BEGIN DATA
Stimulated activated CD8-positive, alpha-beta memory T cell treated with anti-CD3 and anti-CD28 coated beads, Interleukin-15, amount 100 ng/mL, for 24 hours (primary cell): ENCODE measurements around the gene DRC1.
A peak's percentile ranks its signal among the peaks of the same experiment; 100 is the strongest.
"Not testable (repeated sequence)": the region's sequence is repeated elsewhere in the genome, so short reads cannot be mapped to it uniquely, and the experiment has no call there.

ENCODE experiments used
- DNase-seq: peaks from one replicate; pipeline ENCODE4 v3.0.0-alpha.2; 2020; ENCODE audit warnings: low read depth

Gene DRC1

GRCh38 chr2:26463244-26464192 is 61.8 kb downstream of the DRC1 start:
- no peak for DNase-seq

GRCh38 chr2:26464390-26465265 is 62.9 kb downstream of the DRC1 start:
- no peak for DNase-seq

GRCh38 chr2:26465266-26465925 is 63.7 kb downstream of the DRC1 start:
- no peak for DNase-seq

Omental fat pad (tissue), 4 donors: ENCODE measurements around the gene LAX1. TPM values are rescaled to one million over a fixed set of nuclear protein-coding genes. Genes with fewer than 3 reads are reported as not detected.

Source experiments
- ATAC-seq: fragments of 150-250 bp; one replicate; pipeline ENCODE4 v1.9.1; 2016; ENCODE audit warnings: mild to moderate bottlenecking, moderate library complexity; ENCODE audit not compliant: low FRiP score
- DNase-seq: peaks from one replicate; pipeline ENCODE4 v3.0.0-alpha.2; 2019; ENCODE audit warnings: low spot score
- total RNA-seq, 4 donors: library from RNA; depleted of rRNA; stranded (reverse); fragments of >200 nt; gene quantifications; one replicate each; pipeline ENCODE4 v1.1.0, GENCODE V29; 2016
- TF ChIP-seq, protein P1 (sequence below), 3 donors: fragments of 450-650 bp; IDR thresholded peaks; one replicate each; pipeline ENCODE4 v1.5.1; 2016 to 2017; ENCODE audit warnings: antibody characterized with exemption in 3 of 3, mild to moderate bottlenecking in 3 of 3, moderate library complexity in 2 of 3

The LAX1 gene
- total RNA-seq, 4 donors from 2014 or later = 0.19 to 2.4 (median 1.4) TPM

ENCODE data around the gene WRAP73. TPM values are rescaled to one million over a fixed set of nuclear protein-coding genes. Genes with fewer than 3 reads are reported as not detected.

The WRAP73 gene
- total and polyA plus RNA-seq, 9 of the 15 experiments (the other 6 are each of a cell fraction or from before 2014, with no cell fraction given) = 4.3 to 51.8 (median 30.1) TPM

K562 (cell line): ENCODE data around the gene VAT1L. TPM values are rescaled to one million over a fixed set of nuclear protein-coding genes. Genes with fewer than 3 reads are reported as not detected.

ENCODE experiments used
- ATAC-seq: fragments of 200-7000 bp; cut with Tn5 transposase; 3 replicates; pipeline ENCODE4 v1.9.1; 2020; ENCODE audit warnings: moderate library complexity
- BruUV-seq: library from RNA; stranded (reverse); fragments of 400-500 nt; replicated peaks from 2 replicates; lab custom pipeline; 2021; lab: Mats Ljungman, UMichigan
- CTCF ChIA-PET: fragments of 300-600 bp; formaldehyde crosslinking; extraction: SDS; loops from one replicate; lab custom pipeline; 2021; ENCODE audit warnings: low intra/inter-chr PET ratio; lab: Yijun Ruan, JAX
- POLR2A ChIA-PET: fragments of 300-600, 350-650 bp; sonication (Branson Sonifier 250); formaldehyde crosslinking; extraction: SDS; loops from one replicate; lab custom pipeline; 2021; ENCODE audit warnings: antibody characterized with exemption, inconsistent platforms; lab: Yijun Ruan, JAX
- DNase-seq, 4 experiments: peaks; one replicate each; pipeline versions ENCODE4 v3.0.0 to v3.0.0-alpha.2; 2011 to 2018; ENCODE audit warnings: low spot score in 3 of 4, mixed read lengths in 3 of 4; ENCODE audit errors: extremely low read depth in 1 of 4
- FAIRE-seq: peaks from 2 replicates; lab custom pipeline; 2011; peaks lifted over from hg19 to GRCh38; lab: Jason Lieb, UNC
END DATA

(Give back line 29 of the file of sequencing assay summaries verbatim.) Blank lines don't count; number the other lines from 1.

- POLR2A ChIA-PET: fragments of 300-600, 350-650 bp; sonication (Branson Sonifier 250); formaldehyde crosslinking; extraction: SDS; loops from one replicate; lab custom pipeline; 2021; ENCODE audit warnings: antibody characterized with exemption, inconsistent platforms; lab: Yijun Ruan, JAX